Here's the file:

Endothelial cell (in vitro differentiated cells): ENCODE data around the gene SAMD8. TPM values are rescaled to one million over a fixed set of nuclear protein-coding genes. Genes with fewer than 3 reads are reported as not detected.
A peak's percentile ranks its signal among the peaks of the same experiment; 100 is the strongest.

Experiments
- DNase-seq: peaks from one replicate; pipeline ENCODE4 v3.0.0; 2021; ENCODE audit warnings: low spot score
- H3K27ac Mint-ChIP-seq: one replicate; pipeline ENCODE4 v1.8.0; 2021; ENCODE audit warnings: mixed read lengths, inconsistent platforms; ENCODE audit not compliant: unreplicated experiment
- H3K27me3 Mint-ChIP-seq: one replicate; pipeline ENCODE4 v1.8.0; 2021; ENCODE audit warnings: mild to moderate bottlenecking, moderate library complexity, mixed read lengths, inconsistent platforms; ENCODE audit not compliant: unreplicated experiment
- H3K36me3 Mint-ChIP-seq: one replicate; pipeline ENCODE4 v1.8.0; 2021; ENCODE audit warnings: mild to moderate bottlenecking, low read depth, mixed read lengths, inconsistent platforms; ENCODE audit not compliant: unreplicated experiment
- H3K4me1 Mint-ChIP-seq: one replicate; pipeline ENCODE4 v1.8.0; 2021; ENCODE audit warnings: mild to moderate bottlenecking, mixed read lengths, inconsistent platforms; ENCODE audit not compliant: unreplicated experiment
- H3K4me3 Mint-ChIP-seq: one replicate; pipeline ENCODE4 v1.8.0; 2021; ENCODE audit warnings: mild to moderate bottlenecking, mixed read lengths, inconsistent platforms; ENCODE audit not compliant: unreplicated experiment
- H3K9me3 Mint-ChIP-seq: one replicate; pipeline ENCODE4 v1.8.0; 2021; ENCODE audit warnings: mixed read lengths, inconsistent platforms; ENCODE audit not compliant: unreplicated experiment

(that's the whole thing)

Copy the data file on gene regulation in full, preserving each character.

Endothelial cell (in vitro differentiated cells): ENCODE data around the gene SAMD8. TPM values are rescaled to one million over a fixed set of nuclear protein-coding genes. Genes with fewer than 3 reads are reported as not detected.
A peak's percentile ranks its signal among the peaks of the same experiment; 100 is the strongest.

Experiments
- DNase-seq: peaks from one replicate; pipeline ENCODE4 v3.0.0; 2021; ENCODE audit warnings: low spot score
- H3K27ac Mint-ChIP-seq: one replicate; pipeline ENCODE4 v1.8.0; 2021; ENCODE audit warnings: mixed read lengths, inconsistent platforms; ENCODE audit not compliant: unreplicated experiment
- H3K27me3 Mint-ChIP-seq: one replicate; pipeline ENCODE4 v1.8.0; 2021; ENCODE audit warnings: mild to moderate bottlenecking, moderate library complexity, mixed read lengths, inconsistent platforms; ENCODE audit not compliant: unreplicated experiment
- H3K36me3 Mint-ChIP-seq: one replicate; pipeline ENCODE4 v1.8.0; 2021; ENCODE audit warnings: mild to moderate bottlenecking, low read depth, mixed read lengths, inconsistent platforms; ENCODE audit not compliant: unreplicated experiment
- H3K4me1 Mint-ChIP-seq: one replicate; pipeline ENCODE4 v1.8.0; 2021; ENCODE audit warnings: mild to moderate bottlenecking, mixed read lengths, inconsistent platforms; ENCODE audit not compliant: unreplicated experiment
- H3K4me3 Mint-ChIP-seq: one replicate; pipeline ENCODE4 v1.8.0; 2021; ENCODE audit warnings: mild to moderate bottlenecking, mixed read lengths, inconsistent platforms; ENCODE audit not compliant: unreplicated experiment
- H3K9me3 Mint-ChIP-seq: one replicate; pipeline ENCODE4 v1.8.0; 2021; ENCODE audit warnings: mixed read lengths, inconsistent platforms; ENCODE audit not compliant: unreplicated experiment